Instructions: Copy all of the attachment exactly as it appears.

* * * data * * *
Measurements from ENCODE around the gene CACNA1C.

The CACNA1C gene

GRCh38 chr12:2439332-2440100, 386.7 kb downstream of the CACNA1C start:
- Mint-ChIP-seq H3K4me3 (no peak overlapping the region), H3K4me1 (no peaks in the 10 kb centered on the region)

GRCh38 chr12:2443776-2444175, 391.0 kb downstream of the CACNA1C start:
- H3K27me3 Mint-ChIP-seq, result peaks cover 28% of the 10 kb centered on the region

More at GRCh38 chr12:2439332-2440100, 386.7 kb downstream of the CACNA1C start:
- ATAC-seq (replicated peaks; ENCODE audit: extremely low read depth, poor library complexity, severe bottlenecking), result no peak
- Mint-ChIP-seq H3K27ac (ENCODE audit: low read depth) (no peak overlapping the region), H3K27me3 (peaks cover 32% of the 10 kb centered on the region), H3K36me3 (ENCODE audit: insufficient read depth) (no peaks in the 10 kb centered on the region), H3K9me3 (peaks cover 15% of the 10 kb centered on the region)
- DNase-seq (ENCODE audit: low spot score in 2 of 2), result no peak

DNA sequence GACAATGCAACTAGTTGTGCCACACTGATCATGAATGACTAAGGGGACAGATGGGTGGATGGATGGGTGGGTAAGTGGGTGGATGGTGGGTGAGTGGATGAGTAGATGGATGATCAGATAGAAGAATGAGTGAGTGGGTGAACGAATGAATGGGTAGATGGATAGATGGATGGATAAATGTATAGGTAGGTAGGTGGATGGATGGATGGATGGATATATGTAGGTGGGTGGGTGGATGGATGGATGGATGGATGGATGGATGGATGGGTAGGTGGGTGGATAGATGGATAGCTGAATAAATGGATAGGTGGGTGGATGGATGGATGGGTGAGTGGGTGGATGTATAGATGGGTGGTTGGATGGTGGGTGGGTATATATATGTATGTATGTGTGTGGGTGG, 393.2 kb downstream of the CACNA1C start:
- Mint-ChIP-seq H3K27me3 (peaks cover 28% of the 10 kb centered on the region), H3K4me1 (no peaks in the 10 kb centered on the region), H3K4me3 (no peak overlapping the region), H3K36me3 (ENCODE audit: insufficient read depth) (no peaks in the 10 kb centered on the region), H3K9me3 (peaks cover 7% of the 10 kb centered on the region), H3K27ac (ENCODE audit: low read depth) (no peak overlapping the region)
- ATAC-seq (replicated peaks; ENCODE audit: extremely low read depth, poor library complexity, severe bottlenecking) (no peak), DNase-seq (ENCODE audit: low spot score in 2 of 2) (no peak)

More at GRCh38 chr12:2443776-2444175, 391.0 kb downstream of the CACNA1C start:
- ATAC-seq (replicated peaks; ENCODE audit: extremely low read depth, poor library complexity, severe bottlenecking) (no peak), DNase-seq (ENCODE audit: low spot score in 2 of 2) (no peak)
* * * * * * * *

Measurements from ENCODE around the gene CACNA1C.

The CACNA1C gene

GRCh38 chr12:2439332-2440100, 386.7 kb downstream of the CACNA1C start:
- Mint-ChIP-seq H3K4me3 (no peak overlapping the region), H3K4me1 (no peaks in the 10 kb centered on the region)

GRCh38 chr12:2443776-2444175, 391.0 kb downstream of the CACNA1C start:
- H3K27me3 Mint-ChIP-seq, result peaks cover 28% of the 10 kb centered on the region

More at GRCh38 chr12:2439332-2440100, 386.7 kb downstream of the CACNA1C start:
- ATAC-seq (replicated peaks; ENCODE audit: extremely low read depth, poor library complexity, severe bottlenecking), result no peak
- Mint-ChIP-seq H3K27ac (ENCODE audit: low read depth) (no peak overlapping the region), H3K27me3 (peaks cover 32% of the 10 kb centered on the region), H3K36me3 (ENCODE audit: insufficient read depth) (no peaks in the 10 kb centered on the region), H3K9me3 (peaks cover 15% of the 10 kb centered on the region)
- DNase-seq (ENCODE audit: low spot score in 2 of 2), result no peak

DNA sequence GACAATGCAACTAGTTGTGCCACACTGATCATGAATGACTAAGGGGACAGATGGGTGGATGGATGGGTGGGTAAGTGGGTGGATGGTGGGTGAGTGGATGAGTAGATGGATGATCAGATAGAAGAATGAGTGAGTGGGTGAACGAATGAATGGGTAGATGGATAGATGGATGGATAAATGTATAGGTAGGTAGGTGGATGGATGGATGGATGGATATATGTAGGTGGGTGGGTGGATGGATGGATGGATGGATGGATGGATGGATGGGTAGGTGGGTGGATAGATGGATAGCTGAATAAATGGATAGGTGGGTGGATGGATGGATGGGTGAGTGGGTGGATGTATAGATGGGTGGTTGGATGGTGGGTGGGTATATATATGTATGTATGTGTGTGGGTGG, 393.2 kb downstream of the CACNA1C start:
- Mint-ChIP-seq H3K27me3 (peaks cover 28% of the 10 kb centered on the region), H3K4me1 (no peaks in the 10 kb centered on the region), H3K4me3 (no peak overlapping the region), H3K36me3 (ENCODE audit: insufficient read depth) (no peaks in the 10 kb centered on the region), H3K9me3 (peaks cover 7% of the 10 kb centered on the region), H3K27ac (ENCODE audit: low read depth) (no peak overlapping the region)
- ATAC-seq (replicated peaks; ENCODE audit: extremely low read depth, poor library complexity, severe bottlenecking) (no peak), DNase-seq (ENCODE audit: low spot score in 2 of 2) (no peak)

More at GRCh38 chr12:2443776-2444175, 391.0 kb downstream of the CACNA1C start:
- ATAC-seq (replicated peaks; ENCODE audit: extremely low read depth, poor library complexity, severe bottlenecking) (no peak), DNase-seq (ENCODE audit: low spot score in 2 of 2) (no peak)